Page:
4. How long do you think it will be before mobile phones include RFID scanners rather than QR scanners?

Andy: There are a couple of phone models that already do. Recommended exploring for more information.

Geographical content in the digital humanities

David Bodenhamer (Indiana University Purdue University Indianapolis) You Are Here: A Space-Time Wiki (gwiki) for the Humanities.

Link to presentation notes

Keith Lilley (Queens University Belfast) Digital mappings of a late-medieval city: (re)presenting urban experience through texts, images and spatial technologies – project with Paul Vetch (Kings College London) & Catherine Clarke (Swansea University)

Link to presentation notes

Keiji Yano (Ritsumeikan University) The evolution of Virtual Kyoto

Link to presentation notes

Trevor Harris (University of West Virginia) '''Putting things in their place: augmented reality, real-time spatially embedded media, and Enhanced Location Based Services'  

Link to presentation notes


1. Trevor, are the glasses an essential part of your project, rather than the use of a mobile device such as a phone?

Trevor: Yes, the glasses are still going under a lot of development; as they improve, so will the technology. It would have been easier to use the iphone/smart phone to display this in 2D, but the virtual world is much more immersive than this would allow for. Although I think there are equal developments to take place in both arenas.

2. Keith, are there any issues surrounding what happens to the data on the Chester website once this is downloaded by individual users?

Keith: Not as far as we’re concerned. We’re happy for people to use the data as they like, to create their own versions of the maps. The files were created by digitising historical maps, and that digital data might be useful for museums etc. It would be useful if users came back to us via the blog to let us know how they’re making use of the data.

3. Can any of you comment on the impacts of such technologies on how your geography departments are being structured more recently (e.g. shift in 1980s from human geography to focus on geography as a social science)?

Trevor: There has been a readjustment, an opening up and a repositioning of the technology. Some areas will be more responsive to it. That’s where I got involved in the participatory GIS; it’s not just a top down process, expert knowledge exists at the local level, and so how do you blend those? Local knowledge is predominantly qualitative, the GIS is predominantly quantitative – how do you blend that? That’s where I began to branch out more into the geo-visualisation.

David: One of the real problems we face in the academy is the conservatism of our disciplines, especially in the humanities, where there’s a reluctance to embrace these technologies. There is the issue of how you judge the content of the knowledge that is being created; there is no framework for doing that. We can’t just focus on the creation of this new field, we need to consider how you move it into the disciplines and the institutions. The other issue is to encourage our colleagues to think in two different ways – 1. Spatially, 2. Visually.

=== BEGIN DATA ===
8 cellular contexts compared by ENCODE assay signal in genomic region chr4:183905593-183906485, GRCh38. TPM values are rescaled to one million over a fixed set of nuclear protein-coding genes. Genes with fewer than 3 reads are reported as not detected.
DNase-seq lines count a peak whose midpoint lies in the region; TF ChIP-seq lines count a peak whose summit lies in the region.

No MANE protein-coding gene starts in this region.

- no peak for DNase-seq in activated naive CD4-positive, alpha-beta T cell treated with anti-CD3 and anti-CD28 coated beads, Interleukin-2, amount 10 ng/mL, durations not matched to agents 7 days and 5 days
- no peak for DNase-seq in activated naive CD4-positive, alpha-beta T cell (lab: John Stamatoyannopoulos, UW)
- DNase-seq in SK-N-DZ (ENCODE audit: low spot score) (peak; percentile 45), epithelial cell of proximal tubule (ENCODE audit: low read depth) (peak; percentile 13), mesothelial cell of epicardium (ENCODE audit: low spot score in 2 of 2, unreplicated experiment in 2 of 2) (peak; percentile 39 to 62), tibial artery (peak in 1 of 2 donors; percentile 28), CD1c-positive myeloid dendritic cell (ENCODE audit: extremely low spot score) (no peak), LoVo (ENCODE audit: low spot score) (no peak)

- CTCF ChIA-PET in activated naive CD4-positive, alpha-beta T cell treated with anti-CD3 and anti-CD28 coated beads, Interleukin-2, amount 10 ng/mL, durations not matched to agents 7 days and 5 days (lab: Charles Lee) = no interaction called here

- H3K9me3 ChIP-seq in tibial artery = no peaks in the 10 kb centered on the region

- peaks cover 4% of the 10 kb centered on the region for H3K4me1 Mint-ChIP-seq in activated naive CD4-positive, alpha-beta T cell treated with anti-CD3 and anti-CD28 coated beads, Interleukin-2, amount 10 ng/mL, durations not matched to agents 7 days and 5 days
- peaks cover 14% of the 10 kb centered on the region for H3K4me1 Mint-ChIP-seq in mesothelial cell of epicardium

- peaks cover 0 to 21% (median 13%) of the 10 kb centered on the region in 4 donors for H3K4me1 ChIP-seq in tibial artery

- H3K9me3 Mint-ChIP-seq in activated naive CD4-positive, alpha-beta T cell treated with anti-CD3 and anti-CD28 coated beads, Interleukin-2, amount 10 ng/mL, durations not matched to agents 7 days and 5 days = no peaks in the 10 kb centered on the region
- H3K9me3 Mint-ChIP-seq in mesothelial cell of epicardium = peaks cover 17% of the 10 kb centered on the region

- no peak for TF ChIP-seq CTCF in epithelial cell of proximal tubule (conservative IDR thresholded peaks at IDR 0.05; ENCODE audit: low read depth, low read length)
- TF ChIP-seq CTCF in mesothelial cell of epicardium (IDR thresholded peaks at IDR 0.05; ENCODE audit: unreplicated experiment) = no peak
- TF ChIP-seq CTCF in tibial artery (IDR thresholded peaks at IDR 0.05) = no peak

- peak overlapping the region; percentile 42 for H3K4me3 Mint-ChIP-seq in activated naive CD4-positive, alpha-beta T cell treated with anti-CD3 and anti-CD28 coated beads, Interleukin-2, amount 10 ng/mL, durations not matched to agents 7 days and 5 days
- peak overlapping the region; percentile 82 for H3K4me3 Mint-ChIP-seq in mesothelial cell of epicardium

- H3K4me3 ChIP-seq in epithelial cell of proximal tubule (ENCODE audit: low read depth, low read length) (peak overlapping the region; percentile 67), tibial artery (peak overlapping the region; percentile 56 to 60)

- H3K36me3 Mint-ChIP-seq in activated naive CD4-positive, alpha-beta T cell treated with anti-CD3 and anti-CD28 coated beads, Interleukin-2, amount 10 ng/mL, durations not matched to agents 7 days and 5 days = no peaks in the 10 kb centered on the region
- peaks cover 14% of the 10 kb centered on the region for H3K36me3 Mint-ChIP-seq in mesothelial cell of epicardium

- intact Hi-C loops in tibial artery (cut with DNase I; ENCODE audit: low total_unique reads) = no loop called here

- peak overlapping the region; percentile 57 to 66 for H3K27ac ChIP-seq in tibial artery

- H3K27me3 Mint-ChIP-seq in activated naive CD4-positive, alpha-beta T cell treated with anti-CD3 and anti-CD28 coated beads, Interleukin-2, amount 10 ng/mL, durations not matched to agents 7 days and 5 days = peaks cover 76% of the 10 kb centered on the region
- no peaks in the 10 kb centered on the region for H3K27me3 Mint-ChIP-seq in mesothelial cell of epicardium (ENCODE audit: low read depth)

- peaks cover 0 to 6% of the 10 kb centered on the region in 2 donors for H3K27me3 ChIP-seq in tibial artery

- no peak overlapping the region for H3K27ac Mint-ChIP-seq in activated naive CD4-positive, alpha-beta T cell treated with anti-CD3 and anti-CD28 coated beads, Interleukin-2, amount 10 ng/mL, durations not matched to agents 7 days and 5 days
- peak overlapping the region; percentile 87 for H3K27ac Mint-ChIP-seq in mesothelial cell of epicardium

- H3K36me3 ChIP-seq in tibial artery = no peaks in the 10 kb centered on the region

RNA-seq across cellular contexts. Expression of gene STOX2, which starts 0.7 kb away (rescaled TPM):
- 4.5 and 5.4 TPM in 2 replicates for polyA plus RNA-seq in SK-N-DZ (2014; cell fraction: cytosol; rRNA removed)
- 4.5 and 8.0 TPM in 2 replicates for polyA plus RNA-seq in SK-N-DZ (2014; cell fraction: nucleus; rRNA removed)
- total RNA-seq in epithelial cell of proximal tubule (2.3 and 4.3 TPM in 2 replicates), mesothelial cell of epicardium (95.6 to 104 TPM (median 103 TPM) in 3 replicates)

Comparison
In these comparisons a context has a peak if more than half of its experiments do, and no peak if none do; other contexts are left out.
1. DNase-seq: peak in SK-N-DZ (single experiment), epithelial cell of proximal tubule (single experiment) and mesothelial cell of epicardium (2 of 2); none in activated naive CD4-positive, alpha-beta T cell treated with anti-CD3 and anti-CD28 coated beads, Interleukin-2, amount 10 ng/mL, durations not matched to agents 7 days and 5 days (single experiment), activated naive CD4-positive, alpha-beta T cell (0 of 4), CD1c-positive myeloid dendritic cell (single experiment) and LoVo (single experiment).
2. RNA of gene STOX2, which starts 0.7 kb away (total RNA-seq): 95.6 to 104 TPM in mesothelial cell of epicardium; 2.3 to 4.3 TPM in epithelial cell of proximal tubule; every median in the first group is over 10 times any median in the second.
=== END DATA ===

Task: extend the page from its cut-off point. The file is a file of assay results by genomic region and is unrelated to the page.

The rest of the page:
Keith: There is a certain scepticism amongst some historians, and an anxiety that we are creating something that was never there; the use of VR is viewed with great suspicion, in this predominantly qualitative environment.

4. I think colleagues in the English department might consider how that re-representation of the senses in Keith’s project might facilitate our understanding of the literary texts, as the texts you mentioned are already sensuous and sensory. How would you respond to this kind of scepticism?

Keith: One, in terms of scepticism over the reality of what you’re seeing, the visual elements of GIS maps tend to take the brunt of that criticism. I think maps are seen as products that are to be questioned, redrawn, rewritten, reconfigured based upon interpretations, which change through time.

Two, in terms of hypothesis generation rather than hypothesis testing – so can you recombine, reposition information like you would in exploratory data analysis, in a way that would prompt another question.

Keiji: In Japan, GIS is very interdisciplinary, and a very open system, so ideas are often inspired by other research areas. Data humanities is also a very interdisciplinary field, so each field contributes aspects to another e.g. we provide a spatial aspect for historians, if they want to visualise an event on a map.

5. Nobody seems to be using existing image material within the projects discussed today. Are there any reasons for choosing not to do so?

David: The gwiki does incorporate moving images. As it’s a multi-modal GIS, moving images can certainly be part of it – it pulls from all sorts of media.

6. Keith: I’ve heard lots of interesting ideas, but my issue is how we reach these goals without spending millions, having a research team of thousands etc, how we get from A to B? Or maybe now is not the time and we have to wait?